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7.12

Eighth Circuit Court of Appeals: Mother can be criminally prosecuted for baby’s death from toxic drugs she consumed while pregnant

by Rox Laird | July 12, 2019

A three-judge panel of the U.S. Court of Appeals for the Eighth Circuit reinstated manslaughter charges against a South Dakota woman who gave birth to a live baby that died within hours of toxicity from a combination of legal and illegal drugs the mother ingested while she was pregnant.

The July 5 panel decision was divided 2-1, with Judges Bobby Shepherd of Arkansas and David Stras of Minneapolis in the majority. Judge Steven Colloton of Des Moines filed a dissenting opinion. Seven Midwest states in the Eighth Circuit — including Iowa — are bound by the decision, which Colloton acknowledged in his dissent presents “profound moral and policy questions.”

The mother, Samantha Flute, said she needed to get high and had taken three times the recommended dose of an anti-anxiety prescription drug, snorted hydrocodone she believed to have been laced with cocaine, and ingested cough medicine.

The child, identified in this case as Baby Boy Flute, was born fully developed at 38 weeks of gestation, but died four hours later. An autopsy concluded the baby died from combined drug toxicity due to the substances the mother had ingested while the baby was still in utero.

She was charged in U.S. District Court in South Dakota with involuntary manslaughter in an indictment that read, in part: “Samantha Flute did unlawfully kill Baby Boy Flute by ingesting prescribed and over-the-counter medicines in a grossly negligent manner, and did thereby commit the crime of involuntary manslaughter,” in violation of U.S. Code section 1112, which criminalizes the unlawful killing of a human being without malice in the commission of a lawful act that might produce death.

Flute argued that the baby was not a human being under federal law, but the appeals court disagreed, citing the Born Alive Infants Protection Act, passed by Congress in 2002, which defined “human being” as including any infant born alive at any stage of development.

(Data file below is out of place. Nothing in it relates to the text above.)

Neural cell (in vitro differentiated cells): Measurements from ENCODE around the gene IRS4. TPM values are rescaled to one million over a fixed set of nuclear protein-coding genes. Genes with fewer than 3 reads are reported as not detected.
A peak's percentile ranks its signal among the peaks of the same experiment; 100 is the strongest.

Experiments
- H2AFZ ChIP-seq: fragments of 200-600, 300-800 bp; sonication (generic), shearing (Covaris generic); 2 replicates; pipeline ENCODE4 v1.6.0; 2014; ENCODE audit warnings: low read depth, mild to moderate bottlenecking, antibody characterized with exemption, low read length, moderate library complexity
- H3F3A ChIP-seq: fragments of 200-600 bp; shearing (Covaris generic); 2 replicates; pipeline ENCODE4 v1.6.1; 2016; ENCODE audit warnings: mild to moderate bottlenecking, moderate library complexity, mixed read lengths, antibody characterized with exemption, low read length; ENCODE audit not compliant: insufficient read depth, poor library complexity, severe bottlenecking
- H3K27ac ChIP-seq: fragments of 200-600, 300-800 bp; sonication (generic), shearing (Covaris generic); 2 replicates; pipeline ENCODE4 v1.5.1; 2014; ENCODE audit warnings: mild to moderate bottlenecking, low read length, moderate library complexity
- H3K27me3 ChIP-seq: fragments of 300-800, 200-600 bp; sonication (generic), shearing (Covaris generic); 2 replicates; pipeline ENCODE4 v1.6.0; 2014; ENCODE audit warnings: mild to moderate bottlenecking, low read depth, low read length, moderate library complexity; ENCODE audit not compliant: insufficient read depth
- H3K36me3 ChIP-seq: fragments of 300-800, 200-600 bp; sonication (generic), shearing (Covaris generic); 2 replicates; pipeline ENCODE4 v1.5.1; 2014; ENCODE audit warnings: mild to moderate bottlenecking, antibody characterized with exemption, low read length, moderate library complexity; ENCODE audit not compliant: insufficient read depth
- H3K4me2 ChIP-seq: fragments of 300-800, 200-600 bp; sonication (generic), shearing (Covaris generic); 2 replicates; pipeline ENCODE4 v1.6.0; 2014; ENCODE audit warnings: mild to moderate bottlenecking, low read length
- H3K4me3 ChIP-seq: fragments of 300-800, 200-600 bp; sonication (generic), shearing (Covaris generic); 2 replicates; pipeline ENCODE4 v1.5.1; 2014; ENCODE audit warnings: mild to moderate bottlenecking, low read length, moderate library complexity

“Because he was born alive, under the plain language of these statutes, BabyBoy Flute was a ‘human being,’ ” Judge Shepherd wrote for the panel. “And because the language of the manslaughter statute plainly encompasses the death of a born-alive child — a child at the earliest possible moment that it exists outside of the womb — the statute necessarily extends to conduct that occurred in utero and caused death to this born-alive child. BabyBoy Flute’s death and Flute’s conduct while pregnant thus fall within the ambit of the involuntary manslaughter statute.”

The panel also dismissed Flute’s argument that the baby was not a human being while in utero, and thus not protected by the federal law. Shepherd wrote that “Flute’s argument is inconsistent with the common law understanding that homicide does not occur unless and until the victim actually dies; because death completes the offense of manslaughter, the victim’s status at death is the determination rather than the victim’s status when the injuries were sustained.”

In his dissenting opinion, Judge Colloton wrote that he would have upheld the trial court’s dismissal of the mother’s criminal charges because the definition of manslaughter in the context of such cases has never included prenatal acts of a mother.

Congress has long followed the English and American common law understanding of the crime of manslaughter in cases where the acts of a third party caused the death of a child born alive, Colloton wrote. But, he added, “willful and negligent” failure of a mother to care for herself during pregnancy does not amount to manslaughter under that common law tradition, even though the child dies shortly after birth from the mother’s neglect.

“In sum, the common-law meaning of manslaughter did not encompass prenatal neglect by a mother that later caused the death of her child born alive. Research reveals no decision in England or the United States before 1909 holding that a mother’s prenatal neglect constituted manslaughter,” Colloton wrote.

“This case raises profound moral and policy questions,” he added, “but it requires an Act of Congress to extend federal criminal liability to a mother whose drug use during pregnancy causes the death of her child.”

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